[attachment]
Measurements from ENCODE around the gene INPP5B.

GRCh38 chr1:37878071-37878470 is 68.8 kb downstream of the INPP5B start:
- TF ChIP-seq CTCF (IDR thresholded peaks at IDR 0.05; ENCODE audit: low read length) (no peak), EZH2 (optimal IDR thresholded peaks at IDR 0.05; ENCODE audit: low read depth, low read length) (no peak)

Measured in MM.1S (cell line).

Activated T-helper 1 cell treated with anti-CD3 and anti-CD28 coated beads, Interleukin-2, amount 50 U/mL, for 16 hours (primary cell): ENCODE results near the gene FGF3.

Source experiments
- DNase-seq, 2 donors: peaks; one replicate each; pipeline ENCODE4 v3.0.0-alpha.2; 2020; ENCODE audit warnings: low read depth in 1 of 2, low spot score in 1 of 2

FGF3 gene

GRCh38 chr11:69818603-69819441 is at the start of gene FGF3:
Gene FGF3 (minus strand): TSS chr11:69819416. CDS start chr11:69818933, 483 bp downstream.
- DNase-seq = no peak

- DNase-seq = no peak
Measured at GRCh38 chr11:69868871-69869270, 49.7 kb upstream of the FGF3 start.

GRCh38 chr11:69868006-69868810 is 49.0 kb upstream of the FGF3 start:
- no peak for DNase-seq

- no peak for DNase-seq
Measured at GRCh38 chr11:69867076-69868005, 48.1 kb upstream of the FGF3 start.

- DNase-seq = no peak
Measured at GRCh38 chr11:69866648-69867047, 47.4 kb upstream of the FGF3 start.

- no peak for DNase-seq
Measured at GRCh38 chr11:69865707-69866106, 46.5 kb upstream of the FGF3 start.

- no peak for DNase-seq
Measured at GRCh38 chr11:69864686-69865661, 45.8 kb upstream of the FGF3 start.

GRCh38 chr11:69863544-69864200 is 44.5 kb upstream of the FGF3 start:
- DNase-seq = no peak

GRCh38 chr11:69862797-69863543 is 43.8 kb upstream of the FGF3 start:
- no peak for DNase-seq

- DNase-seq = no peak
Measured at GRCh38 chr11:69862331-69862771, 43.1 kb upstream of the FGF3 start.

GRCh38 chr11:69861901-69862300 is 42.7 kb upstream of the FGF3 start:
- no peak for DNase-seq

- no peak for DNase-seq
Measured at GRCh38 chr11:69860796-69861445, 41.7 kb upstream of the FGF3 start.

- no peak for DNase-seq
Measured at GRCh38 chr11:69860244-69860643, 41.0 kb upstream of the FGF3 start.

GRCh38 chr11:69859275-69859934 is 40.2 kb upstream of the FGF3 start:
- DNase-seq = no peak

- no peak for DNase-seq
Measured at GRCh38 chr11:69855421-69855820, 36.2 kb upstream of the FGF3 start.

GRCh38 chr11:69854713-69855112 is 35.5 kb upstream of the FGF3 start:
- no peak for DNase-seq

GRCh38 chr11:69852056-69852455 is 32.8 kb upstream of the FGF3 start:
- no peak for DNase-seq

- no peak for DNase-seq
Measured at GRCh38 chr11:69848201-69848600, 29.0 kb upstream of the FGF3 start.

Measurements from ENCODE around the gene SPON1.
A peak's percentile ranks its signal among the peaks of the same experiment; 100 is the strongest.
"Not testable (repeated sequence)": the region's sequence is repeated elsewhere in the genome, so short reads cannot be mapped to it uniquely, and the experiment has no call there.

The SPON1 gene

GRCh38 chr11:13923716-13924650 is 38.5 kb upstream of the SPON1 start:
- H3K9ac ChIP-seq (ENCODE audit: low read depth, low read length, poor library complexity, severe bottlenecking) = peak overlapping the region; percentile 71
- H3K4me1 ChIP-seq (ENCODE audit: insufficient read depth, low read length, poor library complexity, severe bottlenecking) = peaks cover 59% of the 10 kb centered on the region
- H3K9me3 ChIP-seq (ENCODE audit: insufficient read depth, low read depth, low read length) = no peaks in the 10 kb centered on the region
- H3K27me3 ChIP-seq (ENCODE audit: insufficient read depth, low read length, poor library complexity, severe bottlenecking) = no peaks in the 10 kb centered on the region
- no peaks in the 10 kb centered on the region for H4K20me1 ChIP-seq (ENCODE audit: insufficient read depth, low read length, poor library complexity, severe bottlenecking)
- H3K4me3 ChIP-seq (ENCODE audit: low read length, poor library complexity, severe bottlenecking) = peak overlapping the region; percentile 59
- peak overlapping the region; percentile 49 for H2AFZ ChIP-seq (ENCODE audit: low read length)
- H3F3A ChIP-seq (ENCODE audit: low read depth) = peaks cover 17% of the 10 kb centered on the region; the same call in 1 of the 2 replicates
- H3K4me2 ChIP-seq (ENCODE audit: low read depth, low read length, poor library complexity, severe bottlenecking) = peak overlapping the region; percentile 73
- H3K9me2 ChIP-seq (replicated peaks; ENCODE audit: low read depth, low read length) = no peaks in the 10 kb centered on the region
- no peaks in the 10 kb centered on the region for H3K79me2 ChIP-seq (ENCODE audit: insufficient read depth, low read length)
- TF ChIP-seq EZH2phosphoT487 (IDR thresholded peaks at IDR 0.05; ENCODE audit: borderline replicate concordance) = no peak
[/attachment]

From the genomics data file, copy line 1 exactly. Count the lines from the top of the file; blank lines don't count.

Measurements from ENCODE around the gene INPP5B.